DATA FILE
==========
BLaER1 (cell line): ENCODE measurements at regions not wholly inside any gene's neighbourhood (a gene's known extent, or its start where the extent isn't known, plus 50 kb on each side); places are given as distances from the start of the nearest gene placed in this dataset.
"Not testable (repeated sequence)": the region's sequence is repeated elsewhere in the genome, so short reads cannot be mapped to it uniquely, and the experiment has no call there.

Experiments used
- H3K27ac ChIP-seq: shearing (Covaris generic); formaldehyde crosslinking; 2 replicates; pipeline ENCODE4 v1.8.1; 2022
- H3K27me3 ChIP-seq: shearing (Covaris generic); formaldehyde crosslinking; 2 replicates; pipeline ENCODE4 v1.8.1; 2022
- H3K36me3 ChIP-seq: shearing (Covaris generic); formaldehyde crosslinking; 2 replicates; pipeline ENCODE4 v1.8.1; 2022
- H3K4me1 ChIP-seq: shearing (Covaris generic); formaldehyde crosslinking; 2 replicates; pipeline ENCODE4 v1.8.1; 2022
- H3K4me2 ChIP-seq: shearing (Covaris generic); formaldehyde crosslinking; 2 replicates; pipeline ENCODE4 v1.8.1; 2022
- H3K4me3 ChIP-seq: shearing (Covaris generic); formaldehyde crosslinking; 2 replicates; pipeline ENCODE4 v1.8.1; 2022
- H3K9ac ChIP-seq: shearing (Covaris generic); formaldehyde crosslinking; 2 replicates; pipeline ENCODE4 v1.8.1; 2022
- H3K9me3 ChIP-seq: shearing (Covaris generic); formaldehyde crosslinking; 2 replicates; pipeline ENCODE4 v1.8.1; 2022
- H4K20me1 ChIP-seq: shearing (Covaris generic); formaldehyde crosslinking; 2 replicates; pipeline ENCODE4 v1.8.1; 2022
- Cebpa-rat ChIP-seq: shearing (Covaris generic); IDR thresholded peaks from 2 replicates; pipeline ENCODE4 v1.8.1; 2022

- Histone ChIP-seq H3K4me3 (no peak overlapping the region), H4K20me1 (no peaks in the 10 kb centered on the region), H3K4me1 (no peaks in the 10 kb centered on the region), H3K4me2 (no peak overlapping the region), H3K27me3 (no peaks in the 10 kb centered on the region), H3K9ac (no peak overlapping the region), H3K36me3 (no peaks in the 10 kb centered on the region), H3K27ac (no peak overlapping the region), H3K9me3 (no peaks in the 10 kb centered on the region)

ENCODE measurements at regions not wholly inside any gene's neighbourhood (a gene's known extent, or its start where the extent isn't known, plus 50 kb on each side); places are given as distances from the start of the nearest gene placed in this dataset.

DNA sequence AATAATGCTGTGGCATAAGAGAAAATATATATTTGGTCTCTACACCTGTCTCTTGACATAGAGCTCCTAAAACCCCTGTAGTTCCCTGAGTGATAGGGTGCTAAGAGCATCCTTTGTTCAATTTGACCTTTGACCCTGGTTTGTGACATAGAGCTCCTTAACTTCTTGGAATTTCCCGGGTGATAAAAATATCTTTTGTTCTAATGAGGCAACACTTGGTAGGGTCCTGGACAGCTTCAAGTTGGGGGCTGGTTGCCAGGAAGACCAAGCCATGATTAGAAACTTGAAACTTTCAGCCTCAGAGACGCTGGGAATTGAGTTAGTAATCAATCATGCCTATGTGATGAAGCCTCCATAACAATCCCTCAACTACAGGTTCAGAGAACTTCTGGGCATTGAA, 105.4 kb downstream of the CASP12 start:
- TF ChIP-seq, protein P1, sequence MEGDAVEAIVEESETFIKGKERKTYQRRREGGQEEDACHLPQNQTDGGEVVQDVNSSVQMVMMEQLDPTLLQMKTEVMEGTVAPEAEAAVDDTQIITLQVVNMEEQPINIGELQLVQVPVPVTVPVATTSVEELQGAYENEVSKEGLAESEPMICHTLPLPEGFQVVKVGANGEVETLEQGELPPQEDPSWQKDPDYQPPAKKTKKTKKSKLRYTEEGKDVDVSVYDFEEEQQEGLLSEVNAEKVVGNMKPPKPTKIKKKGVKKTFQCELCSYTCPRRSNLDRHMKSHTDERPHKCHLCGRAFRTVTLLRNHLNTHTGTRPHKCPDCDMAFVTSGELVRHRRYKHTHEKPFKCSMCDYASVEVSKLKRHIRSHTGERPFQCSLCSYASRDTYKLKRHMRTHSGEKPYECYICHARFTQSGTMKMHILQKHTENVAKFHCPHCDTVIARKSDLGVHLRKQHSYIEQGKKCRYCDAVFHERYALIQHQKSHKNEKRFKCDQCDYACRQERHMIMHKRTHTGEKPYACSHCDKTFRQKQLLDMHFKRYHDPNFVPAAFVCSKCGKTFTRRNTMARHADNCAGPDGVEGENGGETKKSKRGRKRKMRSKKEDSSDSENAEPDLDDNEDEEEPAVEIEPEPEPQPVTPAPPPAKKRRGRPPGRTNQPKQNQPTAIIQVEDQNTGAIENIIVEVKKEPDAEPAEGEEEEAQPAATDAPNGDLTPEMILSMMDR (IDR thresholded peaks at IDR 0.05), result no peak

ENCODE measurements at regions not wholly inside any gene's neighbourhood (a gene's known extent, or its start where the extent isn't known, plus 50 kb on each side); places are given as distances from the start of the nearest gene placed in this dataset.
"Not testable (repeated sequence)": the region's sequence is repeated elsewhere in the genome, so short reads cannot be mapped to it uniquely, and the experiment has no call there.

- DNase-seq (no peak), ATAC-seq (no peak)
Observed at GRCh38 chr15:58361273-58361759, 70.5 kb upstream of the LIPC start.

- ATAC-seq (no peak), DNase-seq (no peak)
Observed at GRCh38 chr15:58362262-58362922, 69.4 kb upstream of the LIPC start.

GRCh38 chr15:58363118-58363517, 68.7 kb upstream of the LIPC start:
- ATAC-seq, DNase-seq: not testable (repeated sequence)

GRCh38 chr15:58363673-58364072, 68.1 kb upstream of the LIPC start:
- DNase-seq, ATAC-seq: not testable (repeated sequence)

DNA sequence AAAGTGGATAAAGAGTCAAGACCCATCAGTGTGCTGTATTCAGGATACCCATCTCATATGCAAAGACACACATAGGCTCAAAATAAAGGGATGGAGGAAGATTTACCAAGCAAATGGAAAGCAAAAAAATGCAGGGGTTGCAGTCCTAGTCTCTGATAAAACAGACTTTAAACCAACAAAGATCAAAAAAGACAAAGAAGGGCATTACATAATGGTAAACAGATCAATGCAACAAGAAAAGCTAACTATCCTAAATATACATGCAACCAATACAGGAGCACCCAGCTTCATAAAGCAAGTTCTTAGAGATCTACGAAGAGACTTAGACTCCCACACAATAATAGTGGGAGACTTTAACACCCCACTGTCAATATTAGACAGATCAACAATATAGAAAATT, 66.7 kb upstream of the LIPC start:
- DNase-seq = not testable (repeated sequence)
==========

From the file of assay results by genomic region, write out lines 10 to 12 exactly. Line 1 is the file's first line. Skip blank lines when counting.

- H3K9ac ChIP-seq: shearing (Covaris generic); formaldehyde crosslinking; 2 replicates; pipeline ENCODE4 v1.8.1; 2022
- H3K9me3 ChIP-seq: shearing (Covaris generic); formaldehyde crosslinking; 2 replicates; pipeline ENCODE4 v1.8.1; 2022
- H4K20me1 ChIP-seq: shearing (Covaris generic); formaldehyde crosslinking; 2 replicates; pipeline ENCODE4 v1.8.1; 2022